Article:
“The Righteous Gemstones”: More Farce Than Satire

Actor, comedian, producer, and writer Danny McBride has made a career out of comedically portraying a particularly delusional kind of masculinity: men who hide their fragility behind entitlement and delusions of grandeur. In the comedy series The Righteous Gemstones, McBride applies a similar posturing to the world of megachurches and televangelism, an industry known for its hypocrisy and quixotic self-righteousness. This world is a near-perfect fit for McBride and the show’s supporting cast, all of whom are experienced in variations of the absurdism that has made McBride so prominent.

The Righteous Gemstones, now in its second season and renewed by HBO for a third, follows a family of wealthy televangelists during a potential transition of power between patriarch and head pastor Dr. Eli Gemstone (played by the lovable and imposing but exhausted-looking John Goodman) and his three incompetent children.

Season 1 focused its lens on the eldest of the Gemstone children, Jesse (played by McBride), who enlists the help of his siblings to recover a tape that could expose his illicit drug use and philandering. Jesse eventually repairs his bond with his family and learns about real charity from his estranged son. Season 2 starts with a literal smack in the face and introduces us to a world apart from the ministry: Memphis Wrestling. We quickly learn that Eli wrestled in his youth under the moniker “The Maniac Kid” and moonlighted as a part-time enforcer for the Dixie Mafia. Reckoning with his past becomes a central conflict for Eli and his children as reporter Thaniel Block begins investigating the church, as an old Memphis friend named Junior (played by Eric Roberts) returns to Eli’s life, and as a mysterious gang of neon-clad bikers threatens the family’s lives.

A comparison can be made here between the kayfabe — the unbroken presentation of staged personas and events as authentic both in and out of the ring — in both televangelism and wrestling. This is clearly a theme worth exploring, but the show loses interest in it. Watching the show in Charlotte, North Carolina, former home of Jim and Tammy Faye Bakker and still full of megachurch evangelism, I found it easy to imagine a version of The Righteous Gemstones that shows the harm these ministries can cause to individuals, communities, and the political direction of our country. But Gemstones only touches briefly on these subjects before focusing on the absurd childishness of its main characters. The show is more farce than satire, although it sometimes wants to be both.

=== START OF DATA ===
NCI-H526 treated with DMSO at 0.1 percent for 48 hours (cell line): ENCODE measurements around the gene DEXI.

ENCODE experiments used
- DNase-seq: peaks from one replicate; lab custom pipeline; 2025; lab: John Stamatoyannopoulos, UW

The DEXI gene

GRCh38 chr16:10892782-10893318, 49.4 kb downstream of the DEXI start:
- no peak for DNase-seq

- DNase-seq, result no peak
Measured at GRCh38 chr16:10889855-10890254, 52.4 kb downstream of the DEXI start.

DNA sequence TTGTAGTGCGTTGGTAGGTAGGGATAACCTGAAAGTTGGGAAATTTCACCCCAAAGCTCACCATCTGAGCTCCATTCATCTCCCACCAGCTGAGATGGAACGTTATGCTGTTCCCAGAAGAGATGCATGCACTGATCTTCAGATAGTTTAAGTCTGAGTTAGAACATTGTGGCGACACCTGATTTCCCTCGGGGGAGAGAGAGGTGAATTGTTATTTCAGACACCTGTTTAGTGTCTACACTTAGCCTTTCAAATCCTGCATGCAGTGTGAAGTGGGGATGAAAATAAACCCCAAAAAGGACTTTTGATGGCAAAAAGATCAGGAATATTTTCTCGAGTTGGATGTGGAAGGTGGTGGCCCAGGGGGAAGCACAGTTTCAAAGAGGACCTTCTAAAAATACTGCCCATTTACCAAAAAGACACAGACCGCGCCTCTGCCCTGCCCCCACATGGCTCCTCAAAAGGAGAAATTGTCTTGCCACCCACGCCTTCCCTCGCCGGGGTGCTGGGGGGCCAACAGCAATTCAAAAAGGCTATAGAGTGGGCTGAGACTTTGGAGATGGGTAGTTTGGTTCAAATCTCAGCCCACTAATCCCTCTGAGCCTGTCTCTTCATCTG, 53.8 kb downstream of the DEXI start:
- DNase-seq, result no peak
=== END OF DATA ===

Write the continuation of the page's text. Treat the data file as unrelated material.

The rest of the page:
Jennifer Nettles as the deceased matriarch of the Gemstones (seen in flashback) and Walton Goggins as Uncle Baby Billy Freeman are the most tone-perfect of the main cast, expressing believable charisma and Southern charm. As much as I love the breadth of talent and improvisational skill of the cast as a whole, the rest of the Gemstones and other ministers in their orbit are relatively bland. I was delighted to see Eric André appear as cowboy preacher Lyle Lissons, moving his worshippers to gymnastic ecstatics with his hands, but it felt like a step down from the heights of madness he maintained on The Eric André Show. Besides a cowboy hat, the true but subtle joy of watching him snack at a barbecue charcuterie plate with his fingers, and his plan to build an opulent Christian resort called “Zion’s Landing,” there’s not much to laugh at when he’s on screen.

Edi Patterson, who has spoken about the permission McBride gave her to be outlandish in Vice Principals, is given plenty of room here as Judy Gemstone. But sometimes permission becomes indulgence. Consider for yourself whether the entire family expressing their fear about Eli’s death with exaggerated vomit is disarmingly silly or obnoxious. But, overall, it’s a treat to see comedians like Patterson and Tim Baltz as BJ (both actors are semi-regular guests on the transcendently juvenile improv podcast Comedy Bang! Bang!) go over-the-top with their uncanny chemistry on screen.

And Adam Devine, who plays the youngest son Kelvin Gemstone, expands the athletic delusions of his character in Workaholics by starting a missionary group composed of bodybuilders and finds himself tied up by his own hubris when he is overpowered by his much stronger but equally childish missionaries. Devine can be pretty one-note, though, and the homoerotic intimacy between him and reformed Satanist Keefe Chambers isn’t interesting or all that funny when played just for humor. But Keefe, played by Tony Cavalero, is the pillar of the show’s most strange and playful moments. In Season 1 Keefe returned to his Satanist roots and became “the baby” by housing himself in a DIY sensory deprivation tank in the back room of a goth club. In this season he’s the best part of the Lord of the Flies-esque bodybuilder uprising, bringing absurd pathos to a deeply silly situation.

These moments, when there is real strangeness in the world, make me want a stronger season of the Gemstones, one that takes better advantage of its cast’s strengths and fully develops its fascinating interests and diverse influences. At times Gemstones comes close to the odd, epic scope of Roadhouse, to the impossible tonal shifts of Twin Peaks, or to the baptismal irreverence of John Waters, but it never quite arrives. Given McBride’s stated aim of turning the Gemstones into a family saga in its third season, time will tell if he and his actors reach closer to that potential. Regardless, it’s good to have comedians willing to reach.

The Righteous Gemstones
Created by: Danny McBride
Seasons 1 and 2 available to stream on HBO Max